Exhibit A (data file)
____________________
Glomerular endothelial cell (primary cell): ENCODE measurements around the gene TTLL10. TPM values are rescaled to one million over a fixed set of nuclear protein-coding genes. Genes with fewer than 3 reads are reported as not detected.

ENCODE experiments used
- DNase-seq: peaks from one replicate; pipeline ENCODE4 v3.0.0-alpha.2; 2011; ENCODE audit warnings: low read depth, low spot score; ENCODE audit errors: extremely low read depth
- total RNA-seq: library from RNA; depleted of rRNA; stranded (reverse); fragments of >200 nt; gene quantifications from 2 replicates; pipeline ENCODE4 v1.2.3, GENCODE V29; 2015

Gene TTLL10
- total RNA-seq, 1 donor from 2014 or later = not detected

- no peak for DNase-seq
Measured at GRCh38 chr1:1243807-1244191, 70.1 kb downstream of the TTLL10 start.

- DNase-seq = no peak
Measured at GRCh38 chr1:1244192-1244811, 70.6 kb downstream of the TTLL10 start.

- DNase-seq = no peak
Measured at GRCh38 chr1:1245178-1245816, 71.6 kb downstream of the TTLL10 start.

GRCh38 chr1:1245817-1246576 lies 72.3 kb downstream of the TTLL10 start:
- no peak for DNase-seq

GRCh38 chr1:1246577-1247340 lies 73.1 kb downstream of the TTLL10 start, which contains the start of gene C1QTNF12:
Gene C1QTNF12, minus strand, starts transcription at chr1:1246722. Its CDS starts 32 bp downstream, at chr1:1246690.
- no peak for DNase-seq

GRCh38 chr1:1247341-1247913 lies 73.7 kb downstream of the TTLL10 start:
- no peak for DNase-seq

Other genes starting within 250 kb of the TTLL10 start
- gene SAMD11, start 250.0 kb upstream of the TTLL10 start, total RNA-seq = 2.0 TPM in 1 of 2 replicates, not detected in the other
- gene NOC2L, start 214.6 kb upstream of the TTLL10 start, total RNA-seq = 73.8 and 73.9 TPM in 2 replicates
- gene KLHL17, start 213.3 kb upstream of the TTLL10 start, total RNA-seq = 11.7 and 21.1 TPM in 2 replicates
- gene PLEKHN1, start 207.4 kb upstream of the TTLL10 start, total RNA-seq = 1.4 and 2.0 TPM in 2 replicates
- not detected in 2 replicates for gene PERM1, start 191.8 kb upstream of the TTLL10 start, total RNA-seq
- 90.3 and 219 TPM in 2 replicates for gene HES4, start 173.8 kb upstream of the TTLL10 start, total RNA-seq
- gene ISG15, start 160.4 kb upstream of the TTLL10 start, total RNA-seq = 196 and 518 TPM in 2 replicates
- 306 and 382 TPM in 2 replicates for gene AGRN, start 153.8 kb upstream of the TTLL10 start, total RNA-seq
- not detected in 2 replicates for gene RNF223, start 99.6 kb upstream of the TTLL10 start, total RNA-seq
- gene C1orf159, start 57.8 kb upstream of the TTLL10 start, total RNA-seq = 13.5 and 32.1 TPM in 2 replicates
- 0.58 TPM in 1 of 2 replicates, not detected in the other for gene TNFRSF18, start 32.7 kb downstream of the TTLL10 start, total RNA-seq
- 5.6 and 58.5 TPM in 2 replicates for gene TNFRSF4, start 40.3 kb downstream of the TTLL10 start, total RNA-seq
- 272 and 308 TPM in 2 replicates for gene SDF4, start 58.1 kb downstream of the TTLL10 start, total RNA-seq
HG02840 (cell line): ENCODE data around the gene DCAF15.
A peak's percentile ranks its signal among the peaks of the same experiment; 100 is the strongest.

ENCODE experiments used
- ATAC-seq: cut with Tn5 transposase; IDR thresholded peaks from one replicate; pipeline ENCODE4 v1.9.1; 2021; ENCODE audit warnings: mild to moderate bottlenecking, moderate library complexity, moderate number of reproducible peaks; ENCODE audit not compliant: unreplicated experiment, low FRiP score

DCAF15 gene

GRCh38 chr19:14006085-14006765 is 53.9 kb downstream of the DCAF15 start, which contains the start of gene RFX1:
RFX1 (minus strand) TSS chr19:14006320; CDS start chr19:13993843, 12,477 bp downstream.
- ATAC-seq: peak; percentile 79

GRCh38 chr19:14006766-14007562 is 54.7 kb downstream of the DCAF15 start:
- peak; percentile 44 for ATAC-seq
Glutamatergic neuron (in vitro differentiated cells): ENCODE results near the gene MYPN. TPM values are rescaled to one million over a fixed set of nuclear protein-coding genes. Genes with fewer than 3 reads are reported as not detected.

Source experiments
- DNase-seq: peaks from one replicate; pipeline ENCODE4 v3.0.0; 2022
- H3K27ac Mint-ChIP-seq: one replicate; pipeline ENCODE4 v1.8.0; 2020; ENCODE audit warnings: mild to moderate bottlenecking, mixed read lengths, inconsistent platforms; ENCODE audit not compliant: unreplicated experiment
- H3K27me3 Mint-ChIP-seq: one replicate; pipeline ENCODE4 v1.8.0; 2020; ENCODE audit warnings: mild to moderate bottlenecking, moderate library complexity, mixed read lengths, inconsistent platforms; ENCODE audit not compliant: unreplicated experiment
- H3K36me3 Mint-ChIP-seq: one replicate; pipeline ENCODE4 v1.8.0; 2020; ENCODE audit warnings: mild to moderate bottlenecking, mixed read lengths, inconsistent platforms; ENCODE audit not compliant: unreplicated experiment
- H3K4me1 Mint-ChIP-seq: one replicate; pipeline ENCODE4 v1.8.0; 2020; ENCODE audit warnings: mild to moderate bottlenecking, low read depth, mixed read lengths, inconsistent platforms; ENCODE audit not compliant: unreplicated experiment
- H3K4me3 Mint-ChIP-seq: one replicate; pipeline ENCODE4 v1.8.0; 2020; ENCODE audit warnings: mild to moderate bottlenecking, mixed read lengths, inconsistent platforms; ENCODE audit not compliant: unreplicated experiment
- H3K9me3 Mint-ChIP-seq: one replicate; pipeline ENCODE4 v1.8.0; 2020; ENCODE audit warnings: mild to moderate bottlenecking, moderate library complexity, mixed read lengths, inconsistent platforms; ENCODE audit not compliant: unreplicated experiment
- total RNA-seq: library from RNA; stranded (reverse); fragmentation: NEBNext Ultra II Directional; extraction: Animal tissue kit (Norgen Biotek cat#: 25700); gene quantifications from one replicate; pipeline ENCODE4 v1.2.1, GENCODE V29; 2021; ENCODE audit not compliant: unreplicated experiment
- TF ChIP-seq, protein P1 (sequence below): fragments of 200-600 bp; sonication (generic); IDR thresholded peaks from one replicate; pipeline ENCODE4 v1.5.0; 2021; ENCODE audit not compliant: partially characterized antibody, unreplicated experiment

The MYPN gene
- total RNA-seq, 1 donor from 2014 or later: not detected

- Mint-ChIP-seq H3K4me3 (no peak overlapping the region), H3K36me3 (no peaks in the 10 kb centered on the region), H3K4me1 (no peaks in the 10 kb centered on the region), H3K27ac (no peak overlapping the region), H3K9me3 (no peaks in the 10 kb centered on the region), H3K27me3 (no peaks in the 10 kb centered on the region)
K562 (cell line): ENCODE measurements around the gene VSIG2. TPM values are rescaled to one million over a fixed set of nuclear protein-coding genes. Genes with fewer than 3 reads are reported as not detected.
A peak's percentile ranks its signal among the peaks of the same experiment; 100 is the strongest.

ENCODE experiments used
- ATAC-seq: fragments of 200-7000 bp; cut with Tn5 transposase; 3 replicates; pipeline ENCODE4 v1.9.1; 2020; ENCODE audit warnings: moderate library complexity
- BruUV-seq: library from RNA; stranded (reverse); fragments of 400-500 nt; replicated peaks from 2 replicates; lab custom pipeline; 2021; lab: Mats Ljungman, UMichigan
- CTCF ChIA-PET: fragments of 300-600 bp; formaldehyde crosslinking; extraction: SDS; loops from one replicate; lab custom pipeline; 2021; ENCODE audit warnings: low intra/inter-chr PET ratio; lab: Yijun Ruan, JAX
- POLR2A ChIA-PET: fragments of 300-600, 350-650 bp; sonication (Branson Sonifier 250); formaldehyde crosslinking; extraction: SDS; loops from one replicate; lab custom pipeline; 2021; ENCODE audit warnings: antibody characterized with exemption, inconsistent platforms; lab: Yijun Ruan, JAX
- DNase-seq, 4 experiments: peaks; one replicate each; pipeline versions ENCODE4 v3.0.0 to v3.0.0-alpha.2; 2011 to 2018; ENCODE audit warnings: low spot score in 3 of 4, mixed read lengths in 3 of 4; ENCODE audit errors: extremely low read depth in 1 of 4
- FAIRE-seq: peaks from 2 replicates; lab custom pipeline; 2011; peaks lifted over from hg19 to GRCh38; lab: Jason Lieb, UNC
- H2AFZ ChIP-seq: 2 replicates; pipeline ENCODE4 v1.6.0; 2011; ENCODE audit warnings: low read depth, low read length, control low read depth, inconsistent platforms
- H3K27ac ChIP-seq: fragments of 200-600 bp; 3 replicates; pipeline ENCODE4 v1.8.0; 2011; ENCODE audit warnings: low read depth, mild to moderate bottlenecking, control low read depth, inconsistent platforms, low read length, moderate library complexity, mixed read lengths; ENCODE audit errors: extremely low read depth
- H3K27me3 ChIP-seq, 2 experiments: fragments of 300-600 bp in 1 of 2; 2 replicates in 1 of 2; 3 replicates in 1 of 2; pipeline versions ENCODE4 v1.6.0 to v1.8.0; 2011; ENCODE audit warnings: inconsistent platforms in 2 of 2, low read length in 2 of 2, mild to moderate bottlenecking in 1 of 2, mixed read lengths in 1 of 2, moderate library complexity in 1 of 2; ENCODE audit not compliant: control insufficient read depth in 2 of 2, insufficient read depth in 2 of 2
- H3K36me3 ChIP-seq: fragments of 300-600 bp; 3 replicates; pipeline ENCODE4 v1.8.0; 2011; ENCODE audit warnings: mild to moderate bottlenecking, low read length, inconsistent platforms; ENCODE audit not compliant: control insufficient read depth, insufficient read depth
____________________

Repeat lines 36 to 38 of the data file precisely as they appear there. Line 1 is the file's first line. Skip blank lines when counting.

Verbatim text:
ENCODE experiments used
- ATAC-seq: cut with Tn5 transposase; IDR thresholded peaks from one replicate; pipeline ENCODE4 v1.9.1; 2021; ENCODE audit warnings: mild to moderate bottlenecking, moderate library complexity, moderate number of reproducible peaks; ENCODE audit not compliant: unreplicated experiment, low FRiP score

DCAF15 gene